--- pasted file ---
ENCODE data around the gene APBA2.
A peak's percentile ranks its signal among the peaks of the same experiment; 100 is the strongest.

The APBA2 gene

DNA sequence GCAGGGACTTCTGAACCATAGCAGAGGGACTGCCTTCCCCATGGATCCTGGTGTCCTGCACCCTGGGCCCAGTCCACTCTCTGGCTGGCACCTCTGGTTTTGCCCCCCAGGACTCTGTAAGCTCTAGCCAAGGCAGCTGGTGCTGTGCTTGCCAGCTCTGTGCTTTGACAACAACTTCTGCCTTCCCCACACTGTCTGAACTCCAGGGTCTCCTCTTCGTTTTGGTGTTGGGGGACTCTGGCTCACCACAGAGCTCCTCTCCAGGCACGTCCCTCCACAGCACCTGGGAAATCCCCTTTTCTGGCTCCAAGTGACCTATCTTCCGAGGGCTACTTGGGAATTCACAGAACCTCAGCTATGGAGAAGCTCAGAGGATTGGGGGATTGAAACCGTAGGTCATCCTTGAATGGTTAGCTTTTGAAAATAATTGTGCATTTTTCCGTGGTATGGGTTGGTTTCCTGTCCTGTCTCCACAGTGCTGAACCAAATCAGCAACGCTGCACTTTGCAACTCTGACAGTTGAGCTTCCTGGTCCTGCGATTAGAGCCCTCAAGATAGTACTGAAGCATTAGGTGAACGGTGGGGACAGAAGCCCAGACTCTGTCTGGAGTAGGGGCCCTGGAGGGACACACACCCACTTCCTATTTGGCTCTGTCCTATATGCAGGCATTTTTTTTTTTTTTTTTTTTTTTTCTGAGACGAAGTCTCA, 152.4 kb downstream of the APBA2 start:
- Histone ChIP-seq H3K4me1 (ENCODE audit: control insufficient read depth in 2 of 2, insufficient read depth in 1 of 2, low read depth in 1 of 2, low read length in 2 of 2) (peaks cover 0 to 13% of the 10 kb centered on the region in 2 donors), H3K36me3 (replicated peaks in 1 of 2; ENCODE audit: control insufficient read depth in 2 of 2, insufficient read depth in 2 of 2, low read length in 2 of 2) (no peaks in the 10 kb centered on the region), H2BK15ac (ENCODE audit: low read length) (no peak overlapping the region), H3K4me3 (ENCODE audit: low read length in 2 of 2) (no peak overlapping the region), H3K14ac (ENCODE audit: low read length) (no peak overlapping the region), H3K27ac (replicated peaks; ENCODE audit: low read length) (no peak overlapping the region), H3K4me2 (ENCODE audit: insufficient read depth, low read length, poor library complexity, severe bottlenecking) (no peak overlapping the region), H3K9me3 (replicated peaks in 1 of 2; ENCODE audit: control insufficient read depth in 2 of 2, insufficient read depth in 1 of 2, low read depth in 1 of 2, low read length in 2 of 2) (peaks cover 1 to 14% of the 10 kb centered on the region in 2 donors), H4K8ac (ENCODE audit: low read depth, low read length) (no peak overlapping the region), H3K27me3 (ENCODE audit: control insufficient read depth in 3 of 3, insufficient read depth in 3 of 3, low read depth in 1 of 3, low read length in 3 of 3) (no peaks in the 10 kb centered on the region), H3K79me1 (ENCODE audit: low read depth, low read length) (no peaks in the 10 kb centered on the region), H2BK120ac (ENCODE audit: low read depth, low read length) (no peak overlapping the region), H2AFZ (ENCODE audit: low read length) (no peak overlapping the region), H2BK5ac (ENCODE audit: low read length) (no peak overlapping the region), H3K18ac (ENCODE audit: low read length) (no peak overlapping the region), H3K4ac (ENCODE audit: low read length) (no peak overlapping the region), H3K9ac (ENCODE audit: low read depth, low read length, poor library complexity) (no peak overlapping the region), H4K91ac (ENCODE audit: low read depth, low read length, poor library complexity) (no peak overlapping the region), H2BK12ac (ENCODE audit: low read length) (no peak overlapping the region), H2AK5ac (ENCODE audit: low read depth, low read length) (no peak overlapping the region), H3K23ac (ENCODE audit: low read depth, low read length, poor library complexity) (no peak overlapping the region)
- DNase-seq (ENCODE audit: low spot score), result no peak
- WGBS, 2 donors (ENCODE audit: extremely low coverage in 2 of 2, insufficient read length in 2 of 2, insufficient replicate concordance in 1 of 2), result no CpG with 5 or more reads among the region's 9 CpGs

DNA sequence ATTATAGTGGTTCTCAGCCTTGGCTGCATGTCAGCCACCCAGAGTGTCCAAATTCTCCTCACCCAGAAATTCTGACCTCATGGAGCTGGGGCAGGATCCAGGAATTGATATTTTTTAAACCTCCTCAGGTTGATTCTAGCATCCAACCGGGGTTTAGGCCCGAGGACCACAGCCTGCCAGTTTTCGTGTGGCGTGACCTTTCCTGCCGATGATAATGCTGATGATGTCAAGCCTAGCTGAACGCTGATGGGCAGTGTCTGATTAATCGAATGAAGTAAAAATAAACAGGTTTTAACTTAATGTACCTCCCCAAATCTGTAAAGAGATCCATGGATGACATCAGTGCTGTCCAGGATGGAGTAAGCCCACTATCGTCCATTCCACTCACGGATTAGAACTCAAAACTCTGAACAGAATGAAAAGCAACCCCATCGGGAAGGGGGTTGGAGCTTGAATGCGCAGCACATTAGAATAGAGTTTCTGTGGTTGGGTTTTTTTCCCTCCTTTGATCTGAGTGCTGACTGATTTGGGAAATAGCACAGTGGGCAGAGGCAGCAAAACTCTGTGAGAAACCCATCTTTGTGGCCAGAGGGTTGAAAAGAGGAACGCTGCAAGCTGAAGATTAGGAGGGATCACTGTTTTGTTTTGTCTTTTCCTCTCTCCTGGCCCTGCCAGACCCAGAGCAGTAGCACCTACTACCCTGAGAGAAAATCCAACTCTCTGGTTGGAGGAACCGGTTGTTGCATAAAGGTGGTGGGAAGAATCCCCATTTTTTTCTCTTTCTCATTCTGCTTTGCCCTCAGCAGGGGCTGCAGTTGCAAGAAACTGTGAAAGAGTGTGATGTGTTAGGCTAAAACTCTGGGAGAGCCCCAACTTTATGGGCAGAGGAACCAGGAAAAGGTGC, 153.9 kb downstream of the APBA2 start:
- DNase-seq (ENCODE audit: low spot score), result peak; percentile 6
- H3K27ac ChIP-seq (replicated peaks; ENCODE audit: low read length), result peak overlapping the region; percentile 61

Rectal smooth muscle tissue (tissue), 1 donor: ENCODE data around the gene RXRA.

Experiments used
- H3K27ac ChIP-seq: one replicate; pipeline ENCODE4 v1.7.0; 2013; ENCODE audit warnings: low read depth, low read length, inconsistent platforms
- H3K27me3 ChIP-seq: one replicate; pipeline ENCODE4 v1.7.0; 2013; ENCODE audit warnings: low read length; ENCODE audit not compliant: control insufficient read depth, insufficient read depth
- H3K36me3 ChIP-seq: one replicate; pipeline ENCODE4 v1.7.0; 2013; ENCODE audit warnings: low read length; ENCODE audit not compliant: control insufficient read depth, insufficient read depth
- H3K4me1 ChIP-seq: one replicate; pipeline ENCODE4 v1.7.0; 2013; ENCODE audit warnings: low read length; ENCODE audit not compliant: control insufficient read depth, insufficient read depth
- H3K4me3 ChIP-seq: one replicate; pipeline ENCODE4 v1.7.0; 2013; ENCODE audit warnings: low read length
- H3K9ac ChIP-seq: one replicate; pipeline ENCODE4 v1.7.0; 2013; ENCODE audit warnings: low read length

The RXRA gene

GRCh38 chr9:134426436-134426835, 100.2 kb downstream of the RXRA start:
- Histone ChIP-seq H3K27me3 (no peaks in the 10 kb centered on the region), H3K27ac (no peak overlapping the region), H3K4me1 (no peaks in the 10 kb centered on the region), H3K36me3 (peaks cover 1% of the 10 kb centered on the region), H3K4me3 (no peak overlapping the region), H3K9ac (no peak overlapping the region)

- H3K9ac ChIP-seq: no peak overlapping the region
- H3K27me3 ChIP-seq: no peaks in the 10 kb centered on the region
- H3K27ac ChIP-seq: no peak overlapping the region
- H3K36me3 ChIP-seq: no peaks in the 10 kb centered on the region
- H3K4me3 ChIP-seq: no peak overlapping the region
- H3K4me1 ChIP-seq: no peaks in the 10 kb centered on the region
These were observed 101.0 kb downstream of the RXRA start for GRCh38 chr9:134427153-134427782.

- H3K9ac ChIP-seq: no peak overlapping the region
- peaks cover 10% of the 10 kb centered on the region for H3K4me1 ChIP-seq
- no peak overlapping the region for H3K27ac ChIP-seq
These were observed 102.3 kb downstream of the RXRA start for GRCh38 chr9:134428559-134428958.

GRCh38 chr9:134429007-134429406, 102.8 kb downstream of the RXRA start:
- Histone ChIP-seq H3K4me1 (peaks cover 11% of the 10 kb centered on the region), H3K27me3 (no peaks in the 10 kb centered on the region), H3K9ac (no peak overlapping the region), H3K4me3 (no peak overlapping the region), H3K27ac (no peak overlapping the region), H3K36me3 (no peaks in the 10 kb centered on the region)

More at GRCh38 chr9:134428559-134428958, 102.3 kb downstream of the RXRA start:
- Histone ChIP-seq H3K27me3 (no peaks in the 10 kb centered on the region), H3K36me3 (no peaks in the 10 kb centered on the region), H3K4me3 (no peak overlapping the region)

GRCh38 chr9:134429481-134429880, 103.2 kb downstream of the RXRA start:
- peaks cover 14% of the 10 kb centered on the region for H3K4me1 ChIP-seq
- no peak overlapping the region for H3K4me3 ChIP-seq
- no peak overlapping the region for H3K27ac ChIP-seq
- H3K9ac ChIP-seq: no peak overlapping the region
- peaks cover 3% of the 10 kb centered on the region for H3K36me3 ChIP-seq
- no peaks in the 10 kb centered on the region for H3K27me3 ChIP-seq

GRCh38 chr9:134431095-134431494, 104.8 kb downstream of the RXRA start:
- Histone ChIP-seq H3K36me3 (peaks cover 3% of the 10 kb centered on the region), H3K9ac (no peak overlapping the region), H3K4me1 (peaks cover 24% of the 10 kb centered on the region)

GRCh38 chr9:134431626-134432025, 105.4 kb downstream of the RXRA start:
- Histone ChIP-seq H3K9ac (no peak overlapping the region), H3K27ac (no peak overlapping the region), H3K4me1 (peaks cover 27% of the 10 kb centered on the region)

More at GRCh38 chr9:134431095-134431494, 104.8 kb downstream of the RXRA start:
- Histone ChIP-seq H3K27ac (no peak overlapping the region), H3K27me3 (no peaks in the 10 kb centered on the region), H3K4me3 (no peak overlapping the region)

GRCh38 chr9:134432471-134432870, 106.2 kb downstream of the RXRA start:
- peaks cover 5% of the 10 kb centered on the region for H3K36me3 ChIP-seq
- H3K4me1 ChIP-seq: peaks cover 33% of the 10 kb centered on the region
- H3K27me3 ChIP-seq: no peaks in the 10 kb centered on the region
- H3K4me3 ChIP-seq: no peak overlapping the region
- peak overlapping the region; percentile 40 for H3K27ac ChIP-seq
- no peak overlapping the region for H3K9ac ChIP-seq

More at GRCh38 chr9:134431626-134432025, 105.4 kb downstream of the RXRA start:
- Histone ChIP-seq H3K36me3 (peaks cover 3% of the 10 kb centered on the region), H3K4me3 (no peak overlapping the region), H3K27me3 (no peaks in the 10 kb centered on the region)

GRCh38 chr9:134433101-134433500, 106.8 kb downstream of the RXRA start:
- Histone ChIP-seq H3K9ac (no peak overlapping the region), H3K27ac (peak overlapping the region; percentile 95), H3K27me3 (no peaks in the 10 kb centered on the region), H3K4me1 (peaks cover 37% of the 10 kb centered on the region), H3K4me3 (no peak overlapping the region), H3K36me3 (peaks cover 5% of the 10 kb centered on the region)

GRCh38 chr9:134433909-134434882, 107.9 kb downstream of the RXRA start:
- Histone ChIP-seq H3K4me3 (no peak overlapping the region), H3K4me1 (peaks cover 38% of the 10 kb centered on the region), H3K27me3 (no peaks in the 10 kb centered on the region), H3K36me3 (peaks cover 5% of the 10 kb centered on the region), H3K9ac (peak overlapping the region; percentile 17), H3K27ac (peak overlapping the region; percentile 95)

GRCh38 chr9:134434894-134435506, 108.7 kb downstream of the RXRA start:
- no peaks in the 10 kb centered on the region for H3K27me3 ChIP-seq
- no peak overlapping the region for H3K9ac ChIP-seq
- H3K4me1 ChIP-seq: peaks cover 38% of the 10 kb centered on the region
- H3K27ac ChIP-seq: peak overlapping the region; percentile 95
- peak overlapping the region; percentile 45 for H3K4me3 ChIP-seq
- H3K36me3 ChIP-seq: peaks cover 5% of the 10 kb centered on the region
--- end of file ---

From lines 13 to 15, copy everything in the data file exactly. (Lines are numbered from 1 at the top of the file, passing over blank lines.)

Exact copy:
- H3K27ac ChIP-seq: one replicate; pipeline ENCODE4 v1.7.0; 2013; ENCODE audit warnings: low read depth, low read length, inconsistent platforms
- H3K27me3 ChIP-seq: one replicate; pipeline ENCODE4 v1.7.0; 2013; ENCODE audit warnings: low read length; ENCODE audit not compliant: control insufficient read depth, insufficient read depth
- H3K36me3 ChIP-seq: one replicate; pipeline ENCODE4 v1.7.0; 2013; ENCODE audit warnings: low read length; ENCODE audit not compliant: control insufficient read depth, insufficient read depth